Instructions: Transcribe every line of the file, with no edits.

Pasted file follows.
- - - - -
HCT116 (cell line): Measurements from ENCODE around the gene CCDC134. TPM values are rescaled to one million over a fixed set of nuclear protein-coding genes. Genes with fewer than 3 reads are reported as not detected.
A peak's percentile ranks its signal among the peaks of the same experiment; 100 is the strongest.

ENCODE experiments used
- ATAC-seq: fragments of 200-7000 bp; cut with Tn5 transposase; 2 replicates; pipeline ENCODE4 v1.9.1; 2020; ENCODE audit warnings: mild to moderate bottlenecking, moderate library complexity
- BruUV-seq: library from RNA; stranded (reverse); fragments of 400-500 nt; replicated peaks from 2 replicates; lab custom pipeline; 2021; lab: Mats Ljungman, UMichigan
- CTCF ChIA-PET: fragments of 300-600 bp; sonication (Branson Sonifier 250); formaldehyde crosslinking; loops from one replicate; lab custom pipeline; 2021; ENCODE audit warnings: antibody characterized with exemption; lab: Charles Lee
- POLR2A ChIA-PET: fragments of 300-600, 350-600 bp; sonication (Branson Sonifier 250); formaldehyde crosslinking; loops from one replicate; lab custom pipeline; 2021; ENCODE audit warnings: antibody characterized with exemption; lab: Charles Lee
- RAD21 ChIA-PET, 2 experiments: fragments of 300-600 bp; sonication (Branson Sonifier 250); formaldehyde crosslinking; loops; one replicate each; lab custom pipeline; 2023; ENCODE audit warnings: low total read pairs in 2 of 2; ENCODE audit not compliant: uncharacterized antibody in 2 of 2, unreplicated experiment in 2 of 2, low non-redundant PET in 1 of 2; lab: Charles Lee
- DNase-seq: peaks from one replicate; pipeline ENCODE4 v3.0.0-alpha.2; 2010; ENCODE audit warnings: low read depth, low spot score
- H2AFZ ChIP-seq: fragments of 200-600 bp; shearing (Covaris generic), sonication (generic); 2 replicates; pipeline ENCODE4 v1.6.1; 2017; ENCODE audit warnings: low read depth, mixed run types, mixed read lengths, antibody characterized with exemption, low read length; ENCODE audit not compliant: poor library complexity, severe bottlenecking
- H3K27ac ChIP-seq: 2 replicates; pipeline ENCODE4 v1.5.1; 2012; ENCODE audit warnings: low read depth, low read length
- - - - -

HCT116 (cell line): Measurements from ENCODE around the gene CCDC134. TPM values are rescaled to one million over a fixed set of nuclear protein-coding genes. Genes with fewer than 3 reads are reported as not detected.
A peak's percentile ranks its signal among the peaks of the same experiment; 100 is the strongest.

ENCODE experiments used
- ATAC-seq: fragments of 200-7000 bp; cut with Tn5 transposase; 2 replicates; pipeline ENCODE4 v1.9.1; 2020; ENCODE audit warnings: mild to moderate bottlenecking, moderate library complexity
- BruUV-seq: library from RNA; stranded (reverse); fragments of 400-500 nt; replicated peaks from 2 replicates; lab custom pipeline; 2021; lab: Mats Ljungman, UMichigan
- CTCF ChIA-PET: fragments of 300-600 bp; sonication (Branson Sonifier 250); formaldehyde crosslinking; loops from one replicate; lab custom pipeline; 2021; ENCODE audit warnings: antibody characterized with exemption; lab: Charles Lee
- POLR2A ChIA-PET: fragments of 300-600, 350-600 bp; sonication (Branson Sonifier 250); formaldehyde crosslinking; loops from one replicate; lab custom pipeline; 2021; ENCODE audit warnings: antibody characterized with exemption; lab: Charles Lee
- RAD21 ChIA-PET, 2 experiments: fragments of 300-600 bp; sonication (Branson Sonifier 250); formaldehyde crosslinking; loops; one replicate each; lab custom pipeline; 2023; ENCODE audit warnings: low total read pairs in 2 of 2; ENCODE audit not compliant: uncharacterized antibody in 2 of 2, unreplicated experiment in 2 of 2, low non-redundant PET in 1 of 2; lab: Charles Lee
- DNase-seq: peaks from one replicate; pipeline ENCODE4 v3.0.0-alpha.2; 2010; ENCODE audit warnings: low read depth, low spot score
- H2AFZ ChIP-seq: fragments of 200-600 bp; shearing (Covaris generic), sonication (generic); 2 replicates; pipeline ENCODE4 v1.6.1; 2017; ENCODE audit warnings: low read depth, mixed run types, mixed read lengths, antibody characterized with exemption, low read length; ENCODE audit not compliant: poor library complexity, severe bottlenecking
- H3K27ac ChIP-seq: 2 replicates; pipeline ENCODE4 v1.5.1; 2012; ENCODE audit warnings: low read depth, low read length